The sensor attached to the skin tracks blood glucose levels through the user’s sweat.

Currently, most diabetics must test their blood glucose levels by performing finger prick blood tests or implanted subdermal sensors. However, a new experimental device may work at some point while simply adhering to the floor of the person’s skin.

Currently in development at Pennsylvania State University, the low-cost sensor is the size of a US quarter and is designed to measure the user’s sweat glucose levels. Although the glucose concentration in sweat is approximately one hundredth of the concentration in the bloodstream, there is a constant correlation between the 2.

The sensor incorporates a foam electrode, composed of laser-induced graphene coated with a nickel / gold alloy. Although graphene can be very strong, chemically safe, and electrically conductive, it is not sensitive to glucose on its own. However, nickel is very sensitive to glucose, which is why it is used inside the electrode. Gold is added to reduce the chance of an allergic response to nickel.

Via capillary motion, the gadget attracts sweat in by way of a small inlet, and carries it right into a microfluidic chamber full of an alkaline resolution. The system retains that resolution from coming into direct contact with the wearer’s physique – this is a vital consideration, attributable to the truth that alkaline options can harm the pores and skin.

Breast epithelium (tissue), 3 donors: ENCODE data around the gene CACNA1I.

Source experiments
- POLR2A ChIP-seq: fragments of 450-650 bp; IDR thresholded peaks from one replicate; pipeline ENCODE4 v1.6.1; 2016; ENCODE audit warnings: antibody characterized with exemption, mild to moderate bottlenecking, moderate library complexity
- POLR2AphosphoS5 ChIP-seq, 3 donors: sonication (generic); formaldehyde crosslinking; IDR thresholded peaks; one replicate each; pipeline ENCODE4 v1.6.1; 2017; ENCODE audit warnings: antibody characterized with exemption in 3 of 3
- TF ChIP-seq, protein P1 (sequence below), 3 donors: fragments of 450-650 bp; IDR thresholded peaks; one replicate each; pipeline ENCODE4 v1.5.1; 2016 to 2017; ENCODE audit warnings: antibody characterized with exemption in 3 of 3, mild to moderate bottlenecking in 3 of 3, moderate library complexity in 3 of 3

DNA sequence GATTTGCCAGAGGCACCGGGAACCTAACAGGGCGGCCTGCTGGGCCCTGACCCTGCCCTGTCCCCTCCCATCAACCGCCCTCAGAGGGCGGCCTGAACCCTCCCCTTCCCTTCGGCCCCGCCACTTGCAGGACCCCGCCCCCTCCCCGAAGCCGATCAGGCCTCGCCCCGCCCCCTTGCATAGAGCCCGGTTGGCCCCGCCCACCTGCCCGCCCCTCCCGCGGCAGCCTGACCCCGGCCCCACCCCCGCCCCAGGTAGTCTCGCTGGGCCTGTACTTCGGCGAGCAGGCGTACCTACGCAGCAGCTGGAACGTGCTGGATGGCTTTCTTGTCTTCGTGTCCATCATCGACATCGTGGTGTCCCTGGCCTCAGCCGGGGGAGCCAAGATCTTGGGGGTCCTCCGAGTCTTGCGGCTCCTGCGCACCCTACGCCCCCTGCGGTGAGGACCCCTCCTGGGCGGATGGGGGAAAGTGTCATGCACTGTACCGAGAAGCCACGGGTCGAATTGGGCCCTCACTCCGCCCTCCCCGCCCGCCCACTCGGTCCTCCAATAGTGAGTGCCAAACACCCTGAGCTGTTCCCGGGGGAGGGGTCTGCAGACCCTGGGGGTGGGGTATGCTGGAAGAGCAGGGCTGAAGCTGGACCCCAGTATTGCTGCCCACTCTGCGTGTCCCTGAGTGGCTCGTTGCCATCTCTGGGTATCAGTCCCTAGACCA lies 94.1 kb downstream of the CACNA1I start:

Glucose molecules current inside the sweat react with the answer, making a compound that’s channeled into the froth electrode. That compound reacts with the nickel, producing {an electrical} sign. Using both an exterior or a built-in gadget to measure the power of that sign, it is attainable to establish the glucose degree within the sweat, and thus within the bloodstream.

In a check of the technology, the sensor was positioned on a volunteer’s arm utilizing a skin-safe adhesive. Readings have been taken each one and three hours after that they had consumed a meal – proper earlier than these readings, the particular person carried out a short exercise to supply a small quantity of sweat. The sensor indicated that their blood glucose dropped between the 2 readings, reporting levels in keeping with these obtained utilizing a commercially accessible glucose monitor.

“We want to work with physicians and other health care providers to see how we can apply this technology for daily monitoring of a patient,” says the lead scientist, Prof. Huanyu “Larry” Cheng. “This glucose sensor serves as a foundational example to show that we can improve the detection of biomarkers in sweat at extremely low concentrations.”

The analysis is described in a paper that was lately revealed within the journal Biosensors and Bioelectronics. For examples of different wearable sensors that take completely different approaches to measuring glucose levels in sweat, take a look at the units which might be being developed on the University of Texas, the University of Cincinnati, Korea’s Institute for Basic Science, and Germany’s Fraunhofer Institute for Microelectronic Circuits and Systems.


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